Postdoc, PhD Adèle Mennerat
I am an evolutionary ecologist with background in both ecology and molecular biology, and a taste for statistics. I am fascinated by the evolution of life history and behaviour, and take a particular joy in designing experiments to test theoretical predictions. Beyond their value as model species I am generally curious about all animals, but if I had to choose my favourite organisms would be parasites and birds.
Promiscuity and cooperation in socially monogamous species
I am currently testing recent models from Christian Joergensen and Sigrunn Eliassen on the evolution of female promiscuity and cooperation in socially monogamous species (Click here).
Using longitudinal data combined with field experiments, I am investigating predictions from the model, which shows that extra-pair mating creates incentives for males to cooperate more within neighbourhoods, because their potential reproductive success is spread out among several nests (click here for a nice Nature News & Views on the topic!).
Anne Charmantier, CEFE CNRS, Montpellier, France (Click here).
Marie Stine Danielsen (current MSc student)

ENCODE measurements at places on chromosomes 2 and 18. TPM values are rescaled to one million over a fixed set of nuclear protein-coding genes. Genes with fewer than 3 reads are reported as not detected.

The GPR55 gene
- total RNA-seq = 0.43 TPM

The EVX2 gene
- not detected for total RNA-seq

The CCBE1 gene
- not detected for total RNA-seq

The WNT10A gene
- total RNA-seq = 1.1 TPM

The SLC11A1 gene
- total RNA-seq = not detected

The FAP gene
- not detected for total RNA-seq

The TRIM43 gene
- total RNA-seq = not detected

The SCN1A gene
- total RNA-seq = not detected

Simon Miljeteig (past MSc student)
Evolution of parasite life histories
I am also interested in life history evolution, with a particular focus on parasite life histories.
Because they have a very tight relationship with the hosts on which they rely, parasites often experience strong selection, and hence may display rapid adaptive changes in their life-history traits. I am currently studying how the conditions prevailing in salmon aquaculture may have selected for faster life histories and higher virulence in the salmon louse Lepeophtheirus salmonis (Click here).
Mathias Stoelen Ugelvik (current PhD student)
Camilla Haakonsrud Jensen (past MSc student)
Behavioural ecology of host-parasite interactions
I have also been studying how parasitic infection affects host behaviour in wild passerine birds.
In southern France and Corsica (CEFE CNRS lab in Montpellier, click here) female blue tits Cyanistes caeruleus garnish their nests with aromatic plants. Via field experiments I have shown that by doing so they reduce bacterial loads on their offspring, especially those most infested with ectoparasites, which in turn makes them grow faster. This behaviour thus appears as a special kind of maternal care taking the form of preventive medication.
In populations of great tits Parus major studied by researchers from the EGI in Oxford (Click here) I have studied how avian malaria affects the social behaviour of hosts, and how bacteria are spread on social networks.